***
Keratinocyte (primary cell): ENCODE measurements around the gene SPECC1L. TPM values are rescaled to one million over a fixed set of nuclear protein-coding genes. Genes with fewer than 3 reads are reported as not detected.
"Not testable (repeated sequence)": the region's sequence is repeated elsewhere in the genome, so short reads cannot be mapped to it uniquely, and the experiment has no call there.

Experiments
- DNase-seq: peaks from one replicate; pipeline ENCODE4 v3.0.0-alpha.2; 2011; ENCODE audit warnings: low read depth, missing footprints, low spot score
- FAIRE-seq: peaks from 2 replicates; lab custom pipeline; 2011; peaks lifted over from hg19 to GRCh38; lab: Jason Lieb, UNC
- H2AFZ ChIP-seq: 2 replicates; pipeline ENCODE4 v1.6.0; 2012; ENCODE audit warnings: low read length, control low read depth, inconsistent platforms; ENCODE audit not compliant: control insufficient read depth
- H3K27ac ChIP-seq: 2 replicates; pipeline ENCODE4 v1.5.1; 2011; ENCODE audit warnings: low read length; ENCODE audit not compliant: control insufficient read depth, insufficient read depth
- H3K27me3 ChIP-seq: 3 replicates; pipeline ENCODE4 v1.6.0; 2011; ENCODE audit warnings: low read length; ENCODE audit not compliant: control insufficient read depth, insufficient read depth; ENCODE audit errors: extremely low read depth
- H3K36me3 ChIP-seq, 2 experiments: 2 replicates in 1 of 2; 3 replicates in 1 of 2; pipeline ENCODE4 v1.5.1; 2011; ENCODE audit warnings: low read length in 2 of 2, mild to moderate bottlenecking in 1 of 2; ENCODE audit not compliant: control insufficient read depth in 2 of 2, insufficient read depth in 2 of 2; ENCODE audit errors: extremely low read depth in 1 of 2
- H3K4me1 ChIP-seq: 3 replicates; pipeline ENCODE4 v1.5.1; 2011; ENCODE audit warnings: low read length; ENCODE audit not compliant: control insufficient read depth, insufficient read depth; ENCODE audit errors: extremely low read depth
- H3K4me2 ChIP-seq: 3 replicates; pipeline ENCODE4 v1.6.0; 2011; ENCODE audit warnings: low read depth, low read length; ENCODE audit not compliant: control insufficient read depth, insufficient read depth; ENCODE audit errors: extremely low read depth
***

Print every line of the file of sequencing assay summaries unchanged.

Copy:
Keratinocyte (primary cell): ENCODE measurements around the gene SPECC1L. TPM values are rescaled to one million over a fixed set of nuclear protein-coding genes. Genes with fewer than 3 reads are reported as not detected.
"Not testable (repeated sequence)": the region's sequence is repeated elsewhere in the genome, so short reads cannot be mapped to it uniquely, and the experiment has no call there.

Experiments
- DNase-seq: peaks from one replicate; pipeline ENCODE4 v3.0.0-alpha.2; 2011; ENCODE audit warnings: low read depth, missing footprints, low spot score
- FAIRE-seq: peaks from 2 replicates; lab custom pipeline; 2011; peaks lifted over from hg19 to GRCh38; lab: Jason Lieb, UNC
- H2AFZ ChIP-seq: 2 replicates; pipeline ENCODE4 v1.6.0; 2012; ENCODE audit warnings: low read length, control low read depth, inconsistent platforms; ENCODE audit not compliant: control insufficient read depth
- H3K27ac ChIP-seq: 2 replicates; pipeline ENCODE4 v1.5.1; 2011; ENCODE audit warnings: low read length; ENCODE audit not compliant: control insufficient read depth, insufficient read depth
- H3K27me3 ChIP-seq: 3 replicates; pipeline ENCODE4 v1.6.0; 2011; ENCODE audit warnings: low read length; ENCODE audit not compliant: control insufficient read depth, insufficient read depth; ENCODE audit errors: extremely low read depth
- H3K36me3 ChIP-seq, 2 experiments: 2 replicates in 1 of 2; 3 replicates in 1 of 2; pipeline ENCODE4 v1.5.1; 2011; ENCODE audit warnings: low read length in 2 of 2, mild to moderate bottlenecking in 1 of 2; ENCODE audit not compliant: control insufficient read depth in 2 of 2, insufficient read depth in 2 of 2; ENCODE audit errors: extremely low read depth in 1 of 2
- H3K4me1 ChIP-seq: 3 replicates; pipeline ENCODE4 v1.5.1; 2011; ENCODE audit warnings: low read length; ENCODE audit not compliant: control insufficient read depth, insufficient read depth; ENCODE audit errors: extremely low read depth
- H3K4me2 ChIP-seq: 3 replicates; pipeline ENCODE4 v1.6.0; 2011; ENCODE audit warnings: low read depth, low read length; ENCODE audit not compliant: control insufficient read depth, insufficient read depth; ENCODE audit errors: extremely low read depth